ALPERS, The Hon. Oscar Thorwald Johan
Barrister, journalist, Judge of the Supreme Court.
A new biography of Alpers, Oscar Thorwald Johan appears in the Dictionary of New Zealand Biography on this site.
Oscar Thorwald Johan Alpers, the only son of Thorwald Alpers, was born on 28 January 1867 at Copenhagen, Denmark, and received his first education there at Kelskov's Grammar School. When he was eight years old, however, his family emigrated to New Zealand where his father had determined to start a new life in Napier. At that stage Alpers could not speak English but within four years, despite indifferent schooling, he had attained such a command of the language and of the subjects that he was appointed a pupil tutor at the Napier District School, and by the age of 16 had obtained a bursary for education at the Teachers' Training College at Christchurch. Whilst at the training college he also attended Canterbury University College, and in 1887 obtained a B.A. degree and the John Tinline Scholarship in English literature. The following year he proceeded to M.A. with first-class honours in languages and literature and was appointed assistant to the professor of English. For three years he served as the professor's assistant and in 1893 when the professor went to England for a short period, he acted as his locum tenens.
During this period Alpers was also on the staff of the Christchurch Boys' High School where he remained for the next 15 years. In 1903, however, Alpers turned to the study of law at Canterbury University College, and, acquiring his LL.B. in the following year, entered into partnership at Timaru. In October 1907 Alpers returned to Christchurch to practise, at first on his own account, and then after 1909 in partnership with the firm of Garrick, Cowlishaw, and Co., where he remained until his appointment to the Supreme Court Bench in 1925. On the very day that he was informed of his appointment as Judge, he was advised from Copenhagen that he had been appointed Consul for Denmark in respect of the South Island, but this office, by reason of his judicial appointment, he was obliged at once to decline. His duties as a Judge of the Supreme Court commenced at Wellington in February 1925 but it was not long before he was a victim of cancer. He died at Wellington on 21 November 1927.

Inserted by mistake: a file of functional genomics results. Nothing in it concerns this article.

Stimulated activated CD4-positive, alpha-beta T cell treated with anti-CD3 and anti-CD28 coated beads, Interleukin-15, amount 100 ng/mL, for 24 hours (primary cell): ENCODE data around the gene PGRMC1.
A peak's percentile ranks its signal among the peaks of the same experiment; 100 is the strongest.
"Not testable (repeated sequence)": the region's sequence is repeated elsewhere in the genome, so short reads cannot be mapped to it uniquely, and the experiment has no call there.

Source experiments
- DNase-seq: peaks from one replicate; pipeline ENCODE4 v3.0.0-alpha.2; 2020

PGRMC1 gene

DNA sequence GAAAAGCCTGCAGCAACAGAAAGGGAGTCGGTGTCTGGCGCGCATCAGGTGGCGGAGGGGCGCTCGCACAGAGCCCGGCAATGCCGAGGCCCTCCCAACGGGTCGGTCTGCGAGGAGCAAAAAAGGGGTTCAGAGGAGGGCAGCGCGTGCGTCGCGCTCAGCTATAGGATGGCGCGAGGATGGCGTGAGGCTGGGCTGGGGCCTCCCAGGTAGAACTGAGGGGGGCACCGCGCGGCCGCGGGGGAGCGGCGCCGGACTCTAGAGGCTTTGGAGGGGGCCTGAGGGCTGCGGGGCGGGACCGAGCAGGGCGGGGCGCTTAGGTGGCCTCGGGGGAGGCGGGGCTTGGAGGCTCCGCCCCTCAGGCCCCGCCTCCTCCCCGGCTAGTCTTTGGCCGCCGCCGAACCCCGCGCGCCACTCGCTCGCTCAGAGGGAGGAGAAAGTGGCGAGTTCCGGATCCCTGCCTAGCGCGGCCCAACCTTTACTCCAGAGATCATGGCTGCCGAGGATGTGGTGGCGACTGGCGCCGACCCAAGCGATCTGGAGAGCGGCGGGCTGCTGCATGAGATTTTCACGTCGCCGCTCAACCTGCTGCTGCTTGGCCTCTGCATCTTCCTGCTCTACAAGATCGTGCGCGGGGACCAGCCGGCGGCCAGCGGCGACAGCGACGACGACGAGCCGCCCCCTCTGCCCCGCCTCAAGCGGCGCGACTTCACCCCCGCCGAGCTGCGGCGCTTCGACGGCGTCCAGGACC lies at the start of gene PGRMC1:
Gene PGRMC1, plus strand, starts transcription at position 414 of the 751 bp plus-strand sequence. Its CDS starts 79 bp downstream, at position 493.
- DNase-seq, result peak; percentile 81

Alpers was survived by his wife, Natalie May, the daughter of Captain Henry Rose, of Dunedin, whom he had married in 1911, and by whom he had three children, two sons and one daughter.
As an advocate Alpers was not, and never professed to be, a counsel learned in all the intricacies of the law but he excelled as a trial lawyer. His strength lay in the examination and cross-examination of witnesses and appeals to the jury, and his appearance in Court was always commanding and impressive. He had a powerful voice with a full and easy command of the English language and a highly developed sense of the dramatic. His large frame, complete self-assurance, and dramatic use of a monocle all contributed to the impressive effect he created, but this was never turned to unfair advantage. As a Judge, Alpers unfortunately had inadequate health and time to demonstrate fully his powers, but his contemporaries spoke of the painstaking care of his judgments and of his courtesy and kindness from the bench.
Alpers appeared to have played no important part in local or national politics but his contribution to local affairs was considerable, especially during the First World War. For in that period he made great efforts to assist the recruitment of armed forces and the raising of war funds by campaigning throughout Canterbury organising meetings, concerts, and the like. He was a powerful force behind the Red Cross movement and was largely responsible for the establishment and monthly publication of its journal The Red Cross Record. He also helped to establish the Returned Servicemen's Association and did much to gather funds for that organisation; he was the first person, and one of the few non-servicemen, to be elected a life member of the association.
His purely recreational interests were in literature and the stage. The dramatic talents which were so characteristic of his Court appearances received fulfilment in his performances in local theatrical productions, and it is significant that his best leading roles were not in tragedies. He was a constant contributor to newspapers in Christchurch and conducted a regular column in the Lyttelton Times for some time. He was also a contributor to The Fortnightly Review, Empire Review, Nineteenth Century and After, and other journals. In 1900 he collaborated with Mr (later Professor) R. F. Irvine in the writing of a history of New Zealand in the Nineteenth Century. He was also the author of The Jubilee Book of Canterbury Rhymes, and College Rhymes; An Anthology of Canterbury College Verse, which was published for the jubilee celebrations of the college in 1923. Probably the most important of his works, however, was his autobiography Cheerful Yesterdays which was dictated largely from his death bed.
Alpers was a man who loved life and people and was essentially of a gregarious and generous nature. Even though his conversation smacked of the egotist, he was never a selfish or unilateral egoist, and throughout his life he always had the capacity for making and keeping many good friends. It was an indication of his popularity that on the night of the announcement of his appointment as a Judge, the whole audience of a Christchurch theatre spontaneously burst into applause when he entered with his wife.
by Donald Edgar Paterson, B.A., LL.M.(N.Z.), LL.M., J.S.D.(YALE), Lecturer in Jurisprudence and Constitutional Law, Victoria University of Wellington.
- Cheerful Yesterdays, Alpers, O. T. J. (1951)
- Press (Christchurch) 22, 23 Nov 1927 (Obits)
- Evening Post 21, 25 Nov 1927 (Obits).